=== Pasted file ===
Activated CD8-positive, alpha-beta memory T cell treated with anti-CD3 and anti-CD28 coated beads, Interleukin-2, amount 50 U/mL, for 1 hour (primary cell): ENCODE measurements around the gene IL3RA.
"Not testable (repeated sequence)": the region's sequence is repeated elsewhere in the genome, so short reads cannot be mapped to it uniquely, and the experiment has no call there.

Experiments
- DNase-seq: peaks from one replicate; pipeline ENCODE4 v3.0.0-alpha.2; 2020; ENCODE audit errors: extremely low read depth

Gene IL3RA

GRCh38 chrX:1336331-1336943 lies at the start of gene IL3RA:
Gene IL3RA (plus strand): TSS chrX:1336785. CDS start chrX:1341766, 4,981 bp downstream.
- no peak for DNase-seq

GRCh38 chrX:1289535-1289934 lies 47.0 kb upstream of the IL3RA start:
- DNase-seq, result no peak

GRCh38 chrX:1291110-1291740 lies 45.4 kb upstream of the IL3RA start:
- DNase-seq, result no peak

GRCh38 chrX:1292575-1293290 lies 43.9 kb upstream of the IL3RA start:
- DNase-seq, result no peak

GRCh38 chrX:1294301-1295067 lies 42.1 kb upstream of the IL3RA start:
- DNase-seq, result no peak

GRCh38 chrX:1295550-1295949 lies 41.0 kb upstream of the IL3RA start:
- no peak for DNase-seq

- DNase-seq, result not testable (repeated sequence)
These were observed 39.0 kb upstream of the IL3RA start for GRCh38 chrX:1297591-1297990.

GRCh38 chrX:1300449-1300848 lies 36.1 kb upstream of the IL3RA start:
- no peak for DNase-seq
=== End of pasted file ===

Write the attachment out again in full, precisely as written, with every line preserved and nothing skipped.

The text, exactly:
Activated CD8-positive, alpha-beta memory T cell treated with anti-CD3 and anti-CD28 coated beads, Interleukin-2, amount 50 U/mL, for 1 hour (primary cell): ENCODE measurements around the gene IL3RA.
"Not testable (repeated sequence)": the region's sequence is repeated elsewhere in the genome, so short reads cannot be mapped to it uniquely, and the experiment has no call there.

Experiments
- DNase-seq: peaks from one replicate; pipeline ENCODE4 v3.0.0-alpha.2; 2020; ENCODE audit errors: extremely low read depth

Gene IL3RA

GRCh38 chrX:1336331-1336943 lies at the start of gene IL3RA:
Gene IL3RA (plus strand): TSS chrX:1336785. CDS start chrX:1341766, 4,981 bp downstream.
- no peak for DNase-seq

GRCh38 chrX:1289535-1289934 lies 47.0 kb upstream of the IL3RA start:
- DNase-seq, result no peak

GRCh38 chrX:1291110-1291740 lies 45.4 kb upstream of the IL3RA start:
- DNase-seq, result no peak

GRCh38 chrX:1292575-1293290 lies 43.9 kb upstream of the IL3RA start:
- DNase-seq, result no peak

GRCh38 chrX:1294301-1295067 lies 42.1 kb upstream of the IL3RA start:
- DNase-seq, result no peak

GRCh38 chrX:1295550-1295949 lies 41.0 kb upstream of the IL3RA start:
- no peak for DNase-seq

- DNase-seq, result not testable (repeated sequence)
These were observed 39.0 kb upstream of the IL3RA start for GRCh38 chrX:1297591-1297990.

GRCh38 chrX:1300449-1300848 lies 36.1 kb upstream of the IL3RA start:
- no peak for DNase-seq